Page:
Some of Australia's brightest young footballers visited Ballarat yesterday for a warm winter lunch with the Salvation Army, as part of a personal development program.
The Rio Tinto AFL Flying Boomerangs are a leadership and development team carrying 25 of the best under-16 Indigenous players from throughout the country.
The Boomerangs are on a week-long camp across Victoria, where they'll be playing two exhibition matches against the AFL World Team at Trevor Barker Oval, while also going through a series of cultural and educational training sessions.
Development coach and three-time Brisbane Lions AFL premiership player Chris Johnson said the experience was eye opening for the players, many of whom had never travelled outside of their communities.
"It's certainly has been big getting them out of their comfort zone and giving them an appreciation for what they have," said Mr Johnson.
"This is so big just to give them an appreciation about what is happening around where we're staying," said Mr Johnson.''
Lifelong Lions supporter Beverley Jewell said sharing lunch with the stars of the future was a wonderful experience, while meeting former Brisbane Lions and indigenous superstar Chris Johnson was a dream come true.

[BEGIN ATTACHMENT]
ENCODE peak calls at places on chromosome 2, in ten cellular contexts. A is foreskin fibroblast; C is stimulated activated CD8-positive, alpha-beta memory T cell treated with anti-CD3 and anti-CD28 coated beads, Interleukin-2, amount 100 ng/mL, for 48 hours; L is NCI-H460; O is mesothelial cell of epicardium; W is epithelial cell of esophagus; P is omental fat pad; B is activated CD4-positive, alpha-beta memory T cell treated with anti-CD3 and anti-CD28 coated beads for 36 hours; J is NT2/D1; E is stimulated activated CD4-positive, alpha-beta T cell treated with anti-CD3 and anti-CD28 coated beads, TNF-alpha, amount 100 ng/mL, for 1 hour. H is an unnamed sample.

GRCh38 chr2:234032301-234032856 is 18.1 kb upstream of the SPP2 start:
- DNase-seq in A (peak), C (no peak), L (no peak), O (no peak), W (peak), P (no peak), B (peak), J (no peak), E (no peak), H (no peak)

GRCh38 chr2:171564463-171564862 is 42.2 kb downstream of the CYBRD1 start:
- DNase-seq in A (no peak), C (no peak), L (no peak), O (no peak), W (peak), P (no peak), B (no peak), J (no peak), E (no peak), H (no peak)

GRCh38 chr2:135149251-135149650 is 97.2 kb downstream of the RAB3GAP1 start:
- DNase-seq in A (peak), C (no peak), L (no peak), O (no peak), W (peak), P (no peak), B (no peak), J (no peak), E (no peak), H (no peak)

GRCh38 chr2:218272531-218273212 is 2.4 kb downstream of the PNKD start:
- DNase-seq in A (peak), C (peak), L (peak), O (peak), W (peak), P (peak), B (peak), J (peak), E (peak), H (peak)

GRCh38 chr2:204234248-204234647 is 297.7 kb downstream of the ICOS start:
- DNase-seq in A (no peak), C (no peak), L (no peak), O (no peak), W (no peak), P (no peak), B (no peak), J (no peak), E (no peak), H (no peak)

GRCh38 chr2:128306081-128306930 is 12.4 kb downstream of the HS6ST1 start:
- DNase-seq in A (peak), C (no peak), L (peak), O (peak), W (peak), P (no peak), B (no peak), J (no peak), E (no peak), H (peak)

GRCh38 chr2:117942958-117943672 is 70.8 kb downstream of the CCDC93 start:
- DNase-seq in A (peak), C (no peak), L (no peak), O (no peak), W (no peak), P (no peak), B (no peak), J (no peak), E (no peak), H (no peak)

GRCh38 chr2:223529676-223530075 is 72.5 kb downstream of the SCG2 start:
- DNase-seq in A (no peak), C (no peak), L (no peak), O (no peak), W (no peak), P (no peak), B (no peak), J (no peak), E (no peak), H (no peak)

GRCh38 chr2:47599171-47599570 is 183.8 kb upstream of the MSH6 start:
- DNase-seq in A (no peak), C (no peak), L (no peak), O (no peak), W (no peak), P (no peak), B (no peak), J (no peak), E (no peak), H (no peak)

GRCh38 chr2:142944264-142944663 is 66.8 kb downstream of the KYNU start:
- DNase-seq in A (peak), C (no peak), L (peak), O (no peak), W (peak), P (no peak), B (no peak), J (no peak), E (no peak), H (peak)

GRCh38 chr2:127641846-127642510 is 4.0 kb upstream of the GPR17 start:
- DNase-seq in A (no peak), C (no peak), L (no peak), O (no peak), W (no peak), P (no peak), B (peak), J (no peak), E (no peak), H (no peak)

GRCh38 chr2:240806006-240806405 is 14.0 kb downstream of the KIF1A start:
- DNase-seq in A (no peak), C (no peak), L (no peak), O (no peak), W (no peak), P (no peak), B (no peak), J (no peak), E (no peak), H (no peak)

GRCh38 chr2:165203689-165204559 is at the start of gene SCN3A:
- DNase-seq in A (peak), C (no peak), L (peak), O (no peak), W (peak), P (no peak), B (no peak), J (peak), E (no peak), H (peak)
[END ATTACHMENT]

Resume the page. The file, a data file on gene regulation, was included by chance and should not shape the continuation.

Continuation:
She even got the 264-game former AFL champion player to autograph her vintage Fitzroy Lions football jumper, putting a huge smile across the Ballarat woman's face.
"I'm a lifelong Lions fan, as a young kid I used to go with Dad to Fitzroy games and we've stuck with them ever since, '' said Ms Jewell.
" I can't believe I just met Chris Johnson, he was so welcoming;I'm never going to wash this again."
Salvation Army Ballarat volunteers and meals program coordinator, Karen Thomas said seeing the excitement and boundless smiles shining across the room made all the heavy lifting worth it.
"It means a lot; they were crowded up early waiting for the doors to open,'' Ms Thomas said.
"We do this every Tuesday and Thursday, probably not to this capacity because we have an extra twenty to thirty people today, but as long as they all leave with a smile on their face, that makes me happy."
Despite the festivities, Ms Thomas said feeding and caring for the less fortunate during the colder months of winter remained a constant issue.
"At the end of the day, some of these people will go home and they won't come out again until next Tuesday for a meal and they won't see or talk to anyone, '' Ms Thomas said.
"With all the food we waste in this country, this shouldn't have to happen."
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